The Major League Baseball Players Association on Saturday rejected the owners’ latest proposal for starting the season, with the union telling the league to set a schedule rather than offering a counterproposal.
FILE PHOTO: The empty field and stands at Nationals Park, home of Major League Baseball’s (MLB) Washington Nationals, are seen after it was reported MLB owners approved a plan that could start the coronavirus disease (COVID-19) outbreak-delayed season around the Fourth of July in ballparks without fans, in Washington, U.S., May 13, 2020. REUTERS/Jonathan Ernst
Shortly after the news broke, MLBPA executive director Tony Clark issued a statement:
“Players want to play. It’s who we are and what we do.
“Since March, the Association has made it clear that our No. 1 focus is on playing the fullest season possible, as soon as possible, as safely as possible. Players agreed to billions in monetary concessions as a means to that end, and in the face of repeated media leaks and misdirection we made additional proposals to inject new revenues into the industry — proposals that would benefit the owners, players, broadcast partners, and fans alike.
“It’s now become apparent that these efforts have fallen upon deaf ears. In recent days, owners have decried the supposed unprofitability of owning a baseball team and the Commissioner has repeatedly threatened to schedule a drastically shortened season unless players agree to hundreds of millions in further concessions. Our response has been consistent that such concessions are unwarranted, would be fundamentally unfair to players, and that our sport deserves the fullest 2020 season possible. These remain our positions today, particularly in light of new reports regarding MLB’s national television rights — information we requested from the league weeks ago but were never provided.
“As a result, it unfortunately appears that further dialogue with the league would be futile. It’s time to get back to work. Tell us when and where.”
According to a March agreement between the sides, MLB is allowed to set a schedule in the absence of a negotiated agreement with the union. If MLB implements a schedule, expected to be between 48 and 55 games, the union then likely would file a grievance that the league failed to live up to its obligation of playing the most games possible, according to ESPN.
Per multiple reports, the dialogue behind the scenes is even more contentious.
The Los Angeles Times’ Bill Shaikin reported that Bruce Meyer, lead negotiator for the players, told his MLB counterpart Dan Halem, “Without getting into all of your underhanded tactics to circumvent the union, your approach has been one delay tactic after another.”
The New York Post’s Joel Sherman tweeted: “Players’ position becomes clearer: let MLB decide how many games willing to impose at full prorated, then file a grievance that MLB failed best efforts to play as many games as possible.”
And MLB Network’s Jon Heyman tweeted shortly before Clark released his statement: “Things may get even more heated now in MLB/player negotiations. Hear players are very upset with the way the owners are negotiating, even maybe fed up.”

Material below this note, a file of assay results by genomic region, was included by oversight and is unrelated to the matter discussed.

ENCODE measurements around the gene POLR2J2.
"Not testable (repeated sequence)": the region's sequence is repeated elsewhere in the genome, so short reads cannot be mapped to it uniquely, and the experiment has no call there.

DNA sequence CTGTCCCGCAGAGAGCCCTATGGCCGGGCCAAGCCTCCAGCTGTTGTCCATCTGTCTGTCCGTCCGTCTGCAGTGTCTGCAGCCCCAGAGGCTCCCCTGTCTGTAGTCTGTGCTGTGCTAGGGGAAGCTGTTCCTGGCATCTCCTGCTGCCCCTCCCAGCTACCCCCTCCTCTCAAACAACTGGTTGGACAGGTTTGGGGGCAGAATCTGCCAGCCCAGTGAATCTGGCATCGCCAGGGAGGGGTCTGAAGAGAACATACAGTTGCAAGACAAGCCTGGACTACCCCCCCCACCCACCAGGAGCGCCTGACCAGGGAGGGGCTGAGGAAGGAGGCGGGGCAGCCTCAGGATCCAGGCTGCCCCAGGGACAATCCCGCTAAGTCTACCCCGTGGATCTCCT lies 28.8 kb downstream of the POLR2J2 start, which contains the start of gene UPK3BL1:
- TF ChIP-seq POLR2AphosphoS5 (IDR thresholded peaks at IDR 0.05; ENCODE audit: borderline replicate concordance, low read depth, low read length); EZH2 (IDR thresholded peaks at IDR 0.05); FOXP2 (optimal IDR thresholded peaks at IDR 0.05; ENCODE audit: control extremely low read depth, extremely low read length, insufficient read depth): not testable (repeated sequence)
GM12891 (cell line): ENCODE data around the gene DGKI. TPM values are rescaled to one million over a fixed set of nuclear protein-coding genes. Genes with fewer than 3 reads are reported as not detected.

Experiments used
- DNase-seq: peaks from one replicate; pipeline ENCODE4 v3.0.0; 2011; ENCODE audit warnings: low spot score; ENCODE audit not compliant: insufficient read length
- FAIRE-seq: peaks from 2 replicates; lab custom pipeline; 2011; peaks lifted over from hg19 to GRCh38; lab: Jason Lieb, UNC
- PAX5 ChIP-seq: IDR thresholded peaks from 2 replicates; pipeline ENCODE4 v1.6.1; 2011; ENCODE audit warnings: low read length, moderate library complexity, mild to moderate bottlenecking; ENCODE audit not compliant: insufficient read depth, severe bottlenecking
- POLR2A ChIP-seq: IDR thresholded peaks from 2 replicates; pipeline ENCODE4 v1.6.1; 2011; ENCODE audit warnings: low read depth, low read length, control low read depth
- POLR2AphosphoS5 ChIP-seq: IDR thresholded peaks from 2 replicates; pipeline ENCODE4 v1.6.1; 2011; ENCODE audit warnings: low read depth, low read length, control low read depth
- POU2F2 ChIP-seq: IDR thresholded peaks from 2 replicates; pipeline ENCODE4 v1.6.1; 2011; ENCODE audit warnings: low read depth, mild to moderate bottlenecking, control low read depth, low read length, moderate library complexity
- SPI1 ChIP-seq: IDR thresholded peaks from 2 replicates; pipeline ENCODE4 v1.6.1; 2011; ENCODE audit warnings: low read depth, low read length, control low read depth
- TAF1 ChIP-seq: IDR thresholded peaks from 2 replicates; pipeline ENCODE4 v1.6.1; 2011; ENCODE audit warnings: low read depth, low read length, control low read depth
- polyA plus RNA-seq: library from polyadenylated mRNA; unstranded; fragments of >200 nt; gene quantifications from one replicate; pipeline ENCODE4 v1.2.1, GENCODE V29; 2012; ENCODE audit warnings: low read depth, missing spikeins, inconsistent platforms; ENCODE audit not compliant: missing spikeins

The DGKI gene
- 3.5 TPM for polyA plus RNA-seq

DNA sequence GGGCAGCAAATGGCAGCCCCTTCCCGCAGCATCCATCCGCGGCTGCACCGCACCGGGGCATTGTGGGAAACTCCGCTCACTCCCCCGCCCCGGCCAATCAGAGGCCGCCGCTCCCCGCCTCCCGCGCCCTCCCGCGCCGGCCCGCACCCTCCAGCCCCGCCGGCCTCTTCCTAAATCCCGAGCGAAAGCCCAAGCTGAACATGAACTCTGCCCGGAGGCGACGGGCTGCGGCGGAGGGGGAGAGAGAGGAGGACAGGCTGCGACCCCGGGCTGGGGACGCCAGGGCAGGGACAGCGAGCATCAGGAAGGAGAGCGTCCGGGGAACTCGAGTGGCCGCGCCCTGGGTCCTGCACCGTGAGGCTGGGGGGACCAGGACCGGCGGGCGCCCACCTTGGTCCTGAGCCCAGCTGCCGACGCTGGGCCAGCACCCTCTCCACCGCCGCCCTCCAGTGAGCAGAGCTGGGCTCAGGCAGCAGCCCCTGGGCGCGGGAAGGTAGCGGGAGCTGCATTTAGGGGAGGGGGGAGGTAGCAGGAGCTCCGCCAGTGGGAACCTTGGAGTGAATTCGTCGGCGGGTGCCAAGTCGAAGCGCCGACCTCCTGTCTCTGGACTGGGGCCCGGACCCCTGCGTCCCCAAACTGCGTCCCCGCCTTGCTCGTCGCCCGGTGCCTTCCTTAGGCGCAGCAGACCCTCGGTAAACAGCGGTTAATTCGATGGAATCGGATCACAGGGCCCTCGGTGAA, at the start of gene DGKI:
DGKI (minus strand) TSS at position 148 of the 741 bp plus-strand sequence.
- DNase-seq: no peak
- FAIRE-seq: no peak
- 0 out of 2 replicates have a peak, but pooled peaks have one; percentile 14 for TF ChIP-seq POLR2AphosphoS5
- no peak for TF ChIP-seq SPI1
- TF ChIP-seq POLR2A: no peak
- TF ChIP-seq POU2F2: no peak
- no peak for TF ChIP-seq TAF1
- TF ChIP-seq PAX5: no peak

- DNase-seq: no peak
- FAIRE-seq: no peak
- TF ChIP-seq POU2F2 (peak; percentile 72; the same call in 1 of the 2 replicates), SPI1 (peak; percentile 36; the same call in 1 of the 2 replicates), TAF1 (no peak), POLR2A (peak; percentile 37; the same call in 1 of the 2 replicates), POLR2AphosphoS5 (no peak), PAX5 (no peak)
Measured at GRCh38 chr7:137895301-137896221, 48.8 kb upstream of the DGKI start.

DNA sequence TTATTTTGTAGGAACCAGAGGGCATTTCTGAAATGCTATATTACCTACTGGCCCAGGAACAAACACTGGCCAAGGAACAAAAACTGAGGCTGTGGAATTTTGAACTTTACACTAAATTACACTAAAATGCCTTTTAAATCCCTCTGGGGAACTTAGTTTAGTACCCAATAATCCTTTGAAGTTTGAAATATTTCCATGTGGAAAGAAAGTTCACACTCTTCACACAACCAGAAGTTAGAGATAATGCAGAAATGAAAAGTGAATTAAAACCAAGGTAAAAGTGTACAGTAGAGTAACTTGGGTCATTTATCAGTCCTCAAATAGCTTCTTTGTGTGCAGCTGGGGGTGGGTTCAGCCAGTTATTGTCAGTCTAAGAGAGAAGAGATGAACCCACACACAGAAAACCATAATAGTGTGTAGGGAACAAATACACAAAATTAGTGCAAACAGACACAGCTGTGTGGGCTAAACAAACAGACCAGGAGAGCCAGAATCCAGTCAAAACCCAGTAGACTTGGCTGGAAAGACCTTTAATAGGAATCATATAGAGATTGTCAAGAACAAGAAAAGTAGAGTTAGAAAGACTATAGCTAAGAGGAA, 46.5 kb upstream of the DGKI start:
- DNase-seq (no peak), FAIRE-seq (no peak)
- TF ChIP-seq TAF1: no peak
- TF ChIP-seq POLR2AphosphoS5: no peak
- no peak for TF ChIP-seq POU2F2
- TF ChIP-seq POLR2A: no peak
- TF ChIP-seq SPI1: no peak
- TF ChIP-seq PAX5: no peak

ESPN’s Jeff Passan originally reported Friday that the owners’ latest offer was for a 72-game season with players getting 83 percent of their prorated salary when $50 million in playoff bonuses are included. As the two sides have gone back-and-forth for weeks, perhaps the biggest sticking point has been the prorating of salary. Players have repeatedly demanded their full prorated salaries, while owners, throughout negotiations, have slowly raised the amount they are willing to pay.
Also on Saturday, news broke of a reported $1 billion deal between MLB and Turner Sports that would allow the network to continue airing one of baseball’s championship series each October. The specific length and financials of the deal were not yet known, but that is the deal to which Clark referred in his letter.
After news of the TV deal broke, numerous players took to social media to call out what they believe to be the hypocrisy of owners. On Tuesday of this week, St. Louis Cardinals owner Bill DeWitt Jr. said in an interview that baseball “isn’t very profitable to be quite honest.”
Among them was Cincinnati pitcher Trevor Bauer, who sarcastically tweeted, “Oh good so…we can play now, right? … Seems there is plenty of money being made by the league and the teams. Given than players are the product, I’m sure some of this can be distributed to them, right? Yay for baseball!”
Tweeting in alternating caps meant to show a mocking tone, San Francisco shortstop Brandon Crawford tweeted, “ThE iNdUsTrY jUsT iSnT tHaT pRoFiTaBlE” and Philadelphia outfielder Andrew McCutchen adding, “bUT bAsEbAlL iS dYiNg!”
Baseball halted spring training on March 12 because of the coronavirus pandemic and eventually pushed back Opening Day indefinitely.
Commissioner Rob Manfred said Thursday that he was “100 percent” certain the season will occur.
—Field Level Media